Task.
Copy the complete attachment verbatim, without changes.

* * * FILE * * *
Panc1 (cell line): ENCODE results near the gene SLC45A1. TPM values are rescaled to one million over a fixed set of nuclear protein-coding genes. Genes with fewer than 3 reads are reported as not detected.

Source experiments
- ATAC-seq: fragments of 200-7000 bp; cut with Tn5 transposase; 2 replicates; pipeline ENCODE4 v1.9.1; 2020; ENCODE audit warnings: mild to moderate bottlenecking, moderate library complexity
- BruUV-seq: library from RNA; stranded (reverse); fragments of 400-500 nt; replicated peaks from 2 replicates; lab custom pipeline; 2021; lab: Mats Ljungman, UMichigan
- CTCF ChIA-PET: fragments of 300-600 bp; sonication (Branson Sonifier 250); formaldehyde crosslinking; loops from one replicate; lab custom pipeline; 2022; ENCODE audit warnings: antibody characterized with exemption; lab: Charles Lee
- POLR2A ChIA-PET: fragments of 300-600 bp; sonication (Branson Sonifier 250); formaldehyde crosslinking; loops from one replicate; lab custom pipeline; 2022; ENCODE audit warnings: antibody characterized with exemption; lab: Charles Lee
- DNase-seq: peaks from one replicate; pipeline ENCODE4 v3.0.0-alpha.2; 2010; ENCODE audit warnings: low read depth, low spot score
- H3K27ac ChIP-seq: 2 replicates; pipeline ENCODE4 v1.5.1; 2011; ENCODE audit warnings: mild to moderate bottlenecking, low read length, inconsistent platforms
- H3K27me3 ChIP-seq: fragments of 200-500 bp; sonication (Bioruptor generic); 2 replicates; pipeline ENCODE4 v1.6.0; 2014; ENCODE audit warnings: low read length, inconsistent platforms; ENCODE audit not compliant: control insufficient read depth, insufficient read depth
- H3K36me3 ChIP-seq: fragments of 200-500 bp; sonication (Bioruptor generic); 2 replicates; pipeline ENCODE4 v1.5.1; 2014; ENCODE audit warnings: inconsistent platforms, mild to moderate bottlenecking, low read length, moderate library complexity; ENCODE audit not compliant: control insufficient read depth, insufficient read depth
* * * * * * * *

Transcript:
Panc1 (cell line): ENCODE results near the gene SLC45A1. TPM values are rescaled to one million over a fixed set of nuclear protein-coding genes. Genes with fewer than 3 reads are reported as not detected.

Source experiments
- ATAC-seq: fragments of 200-7000 bp; cut with Tn5 transposase; 2 replicates; pipeline ENCODE4 v1.9.1; 2020; ENCODE audit warnings: mild to moderate bottlenecking, moderate library complexity
- BruUV-seq: library from RNA; stranded (reverse); fragments of 400-500 nt; replicated peaks from 2 replicates; lab custom pipeline; 2021; lab: Mats Ljungman, UMichigan
- CTCF ChIA-PET: fragments of 300-600 bp; sonication (Branson Sonifier 250); formaldehyde crosslinking; loops from one replicate; lab custom pipeline; 2022; ENCODE audit warnings: antibody characterized with exemption; lab: Charles Lee
- POLR2A ChIA-PET: fragments of 300-600 bp; sonication (Branson Sonifier 250); formaldehyde crosslinking; loops from one replicate; lab custom pipeline; 2022; ENCODE audit warnings: antibody characterized with exemption; lab: Charles Lee
- DNase-seq: peaks from one replicate; pipeline ENCODE4 v3.0.0-alpha.2; 2010; ENCODE audit warnings: low read depth, low spot score
- H3K27ac ChIP-seq: 2 replicates; pipeline ENCODE4 v1.5.1; 2011; ENCODE audit warnings: mild to moderate bottlenecking, low read length, inconsistent platforms
- H3K27me3 ChIP-seq: fragments of 200-500 bp; sonication (Bioruptor generic); 2 replicates; pipeline ENCODE4 v1.6.0; 2014; ENCODE audit warnings: low read length, inconsistent platforms; ENCODE audit not compliant: control insufficient read depth, insufficient read depth
- H3K36me3 ChIP-seq: fragments of 200-500 bp; sonication (Bioruptor generic); 2 replicates; pipeline ENCODE4 v1.5.1; 2014; ENCODE audit warnings: inconsistent platforms, mild to moderate bottlenecking, low read length, moderate library complexity; ENCODE audit not compliant: control insufficient read depth, insufficient read depth